Tuesday, April 29, 2014

It's been a year, but...

It's been more or less 12 months since Connor's first attack of Rumination Syndrome. At the time we had no idea what the problem was. All we knew was our child was extremely ill and nothing seemed to help. We tried changing his diet, cutting out certain foods and introducing others. We tried Gaviscon and special waver-tablets that they give to kids going through chemo. Nothing helped. He was tested for every allergy and every disease, including leukemia. Everything came back negative. The doctors shook their heads. He saw at least 6 different doctors but none of them knew whether it was physical, social or psychological (I now believe the latter. Which doesn't make it less of an illness.)

Three times he was hospitalised. The final time I took him to Princess Margaret Hospital for Children and refused to leave until he was admitted. Meanwhile his sick bag filled and filled until, finally, it exploded.

They admitted him on the spot.

24 hours later (or 3 months, depending on how you time such things) we had the diagnosis. Rumination Syndrome: no cure, no real treatment. Try chewing gum. Try breathing exercises.

Nope, they didn't work.

Finally around January, just as we, as a family, had learned to live with the illness and make adjustments to our life, we started to see a slight improvement. Day by day we noticed some lessening of attacks. 40 became 30, became 20, became 10. From attacks every day we started to see the odd day missed. This was mid-February and Lee and I were starting to raise the possibility of Connor returning to school. Mid-March we started to see records broken.

3 days clear.

5 days clear.

A week.

The only thing we could put it down to was time and maybe, perhaps, Chamomile Tea. It was something we'd tried about 2 days before the first signs of let up and even now we notice it gets worse if he doesn't have the tea for a while (such as when he's been at his Nanna's).

Vomiting would recommence in between but for shorter periods.

Two weeks ago Connor enjoyed 9 days straight before he started again and even then it was only once a day for 3 days.

We could handle this. If Chamomile Tea was the answer then we were happy to make it an ongoing part of our life. The school was contacted and yes, they were only too happy to take him back.

No conditions. Connor is now accepted as having a disability because he's registered as such with Centrelink. It's amazing the difference a legal label makes.

Guess which 9 year old is super-excited about his first day back at school tomorrow? It's been a horrible, awful year, but this is the light at the end of the tunnel.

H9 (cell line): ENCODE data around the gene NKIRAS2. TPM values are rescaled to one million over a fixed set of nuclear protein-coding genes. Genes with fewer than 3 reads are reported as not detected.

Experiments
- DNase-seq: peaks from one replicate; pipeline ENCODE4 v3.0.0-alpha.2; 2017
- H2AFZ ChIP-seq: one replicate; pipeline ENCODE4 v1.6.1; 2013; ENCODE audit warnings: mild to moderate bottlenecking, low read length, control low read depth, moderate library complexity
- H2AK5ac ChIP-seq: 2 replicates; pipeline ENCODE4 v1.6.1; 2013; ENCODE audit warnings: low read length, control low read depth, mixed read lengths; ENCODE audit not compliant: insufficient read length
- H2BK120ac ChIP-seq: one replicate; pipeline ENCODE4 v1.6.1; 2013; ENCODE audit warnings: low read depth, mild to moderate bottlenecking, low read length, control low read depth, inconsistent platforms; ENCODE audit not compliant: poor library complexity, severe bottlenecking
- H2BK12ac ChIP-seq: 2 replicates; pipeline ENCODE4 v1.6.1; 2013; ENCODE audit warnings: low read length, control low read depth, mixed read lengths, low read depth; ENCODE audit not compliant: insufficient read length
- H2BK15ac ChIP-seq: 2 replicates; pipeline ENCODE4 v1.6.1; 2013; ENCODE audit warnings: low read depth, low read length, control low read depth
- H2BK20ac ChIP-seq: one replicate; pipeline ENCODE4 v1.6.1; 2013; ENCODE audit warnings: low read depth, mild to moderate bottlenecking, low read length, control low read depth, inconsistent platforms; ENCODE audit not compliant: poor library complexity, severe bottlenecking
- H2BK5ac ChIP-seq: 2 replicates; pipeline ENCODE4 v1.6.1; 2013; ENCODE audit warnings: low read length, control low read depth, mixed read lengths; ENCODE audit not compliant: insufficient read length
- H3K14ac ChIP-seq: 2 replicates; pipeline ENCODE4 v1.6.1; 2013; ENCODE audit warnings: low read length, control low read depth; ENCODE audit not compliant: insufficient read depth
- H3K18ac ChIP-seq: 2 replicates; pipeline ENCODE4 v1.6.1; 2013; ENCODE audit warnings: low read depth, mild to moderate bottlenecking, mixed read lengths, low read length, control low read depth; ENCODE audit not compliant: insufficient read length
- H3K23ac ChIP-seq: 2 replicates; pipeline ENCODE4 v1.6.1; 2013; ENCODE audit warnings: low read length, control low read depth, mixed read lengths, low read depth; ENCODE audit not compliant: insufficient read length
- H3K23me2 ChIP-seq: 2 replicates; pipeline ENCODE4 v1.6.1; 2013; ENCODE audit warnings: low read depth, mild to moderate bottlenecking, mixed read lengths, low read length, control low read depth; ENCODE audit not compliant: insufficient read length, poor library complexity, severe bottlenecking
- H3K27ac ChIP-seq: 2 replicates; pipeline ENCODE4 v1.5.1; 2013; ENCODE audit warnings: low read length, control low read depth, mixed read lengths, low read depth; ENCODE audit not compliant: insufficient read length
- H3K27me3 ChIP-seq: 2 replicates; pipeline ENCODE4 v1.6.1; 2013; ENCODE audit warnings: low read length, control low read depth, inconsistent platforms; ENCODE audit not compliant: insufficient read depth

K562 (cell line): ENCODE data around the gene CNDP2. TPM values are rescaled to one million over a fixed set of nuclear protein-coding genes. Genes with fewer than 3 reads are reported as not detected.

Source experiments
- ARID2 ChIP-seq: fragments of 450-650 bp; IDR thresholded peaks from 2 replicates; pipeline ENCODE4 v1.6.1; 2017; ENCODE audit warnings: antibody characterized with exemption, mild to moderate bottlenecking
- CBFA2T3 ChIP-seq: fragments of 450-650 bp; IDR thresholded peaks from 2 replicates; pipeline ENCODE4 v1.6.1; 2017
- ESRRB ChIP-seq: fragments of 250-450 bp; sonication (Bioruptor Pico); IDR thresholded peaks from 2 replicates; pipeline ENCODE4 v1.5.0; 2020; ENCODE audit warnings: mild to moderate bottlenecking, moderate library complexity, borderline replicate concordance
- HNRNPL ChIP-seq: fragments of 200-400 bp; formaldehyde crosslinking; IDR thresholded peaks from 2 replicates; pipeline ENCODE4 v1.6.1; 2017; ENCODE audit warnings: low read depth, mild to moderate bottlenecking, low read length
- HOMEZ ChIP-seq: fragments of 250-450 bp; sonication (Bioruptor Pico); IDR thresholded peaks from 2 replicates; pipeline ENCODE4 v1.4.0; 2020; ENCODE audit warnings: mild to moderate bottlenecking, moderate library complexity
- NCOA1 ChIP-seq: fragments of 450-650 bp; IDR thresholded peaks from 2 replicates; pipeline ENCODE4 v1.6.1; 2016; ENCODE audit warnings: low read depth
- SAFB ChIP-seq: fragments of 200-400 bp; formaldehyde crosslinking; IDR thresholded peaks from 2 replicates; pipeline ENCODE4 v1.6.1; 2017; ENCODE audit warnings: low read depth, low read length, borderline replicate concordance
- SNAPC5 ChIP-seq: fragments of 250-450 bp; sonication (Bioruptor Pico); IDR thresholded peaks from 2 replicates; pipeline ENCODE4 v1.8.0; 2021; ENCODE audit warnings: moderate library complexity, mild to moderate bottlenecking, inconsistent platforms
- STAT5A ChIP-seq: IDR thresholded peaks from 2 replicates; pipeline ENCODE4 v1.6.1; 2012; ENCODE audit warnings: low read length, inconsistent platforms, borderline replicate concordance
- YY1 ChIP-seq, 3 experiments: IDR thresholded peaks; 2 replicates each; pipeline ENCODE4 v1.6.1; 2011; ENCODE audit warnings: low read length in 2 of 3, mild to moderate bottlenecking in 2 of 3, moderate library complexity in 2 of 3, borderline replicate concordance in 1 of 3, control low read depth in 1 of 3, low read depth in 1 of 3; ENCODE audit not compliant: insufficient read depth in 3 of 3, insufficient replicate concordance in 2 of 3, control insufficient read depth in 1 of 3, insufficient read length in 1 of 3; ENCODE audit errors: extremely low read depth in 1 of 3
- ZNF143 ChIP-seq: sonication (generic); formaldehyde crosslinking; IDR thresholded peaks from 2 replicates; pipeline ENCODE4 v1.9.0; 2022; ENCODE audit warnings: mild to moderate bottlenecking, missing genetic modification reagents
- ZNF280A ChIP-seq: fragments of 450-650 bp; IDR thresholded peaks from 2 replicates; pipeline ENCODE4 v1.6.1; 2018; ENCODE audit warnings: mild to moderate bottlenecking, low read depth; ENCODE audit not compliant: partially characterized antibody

Yesterday, Lee and I took Connor to meet with the teacher who'll be picking up Connor's schooling. She's a young thing, early 20s, sweet, kind and everything I could have asked for. In fact, she's everything I did ask for. I put in a request for a teacher who is understanding of Connor's illness, who will make allowances for it, will be patient, will understand when he has to run from the classroom without explanation. The teacher was allocated and came to the meeting loaded with ideas on how to handle Connor. Our boy will be given a card which he'll place on the table when he has to leave suddenly. This way he doesn't have to put his hand up, but she'll see at a glance why he's left. No other child will know what this means, just Connor and his teachers.

Yes, teachers. He's been allocated to an assistant (there is another child with needs in the class) and she will give him any help if there are problems. He's also being given a blanket, beanbag and pillow and a 'chill out' area, so if he feels too sick to continue, he can lay down, then return when he feels ready. The theme this year seems to be "Let's keep Connor at school." This time last year they called me at the first sign of vomiting and told me I had to pick him up. In the end I gave up and home schooled. The feeling this year is very different. They asked me how many vomit sessions constituted a mum-call. I decided on four, usually because this is the point where Connor starts to feel weak.

We've decided to break him into the system slowly, one day this week, one day next week, two days the following...etc. Today Connor told me he wants to go two days next week. I'm more than happy to let him self-pace the return.

I am so pleased and happy with this result. Meadow Springs Primary School is an amazing place and I'm incredibly happy with the education and care my children have received there. The staff are nothing short of wonderful and deserve all the recognition in the world. The consideration they are giving our boy is second to none.

Below are some photos I took a few minutes ago. They show Connor getting ready for his big day. I'm as excited and as nervous as a new mum watching her baby enter their first day at Kindy. Yes, I'm scared. What if it all goes wrong? What if Connor hates it and wants to go back to homeschooling? What if I return to my normal life, only to have him get sick again.

Well, it's a no-brainer really. I'll hold Lee's hand and make the decisions as they need to be made. We've got through this together, as a family and we'll go through the next chapter in the same way. Because that's what we do.

Hat into bag, just like any other school kid.

Vomit bags into bag. Not quite like any other school kid.

"Tomorrow is going to be the best day ever..."

"I'm so excited, Mummy. Can you tell?" Umm, yeah, I sort of gathered.

My happy, beautiful boy, returning to life as a 'normal' school kid. (Ignore the messy bed. That's how Connor rolls.)

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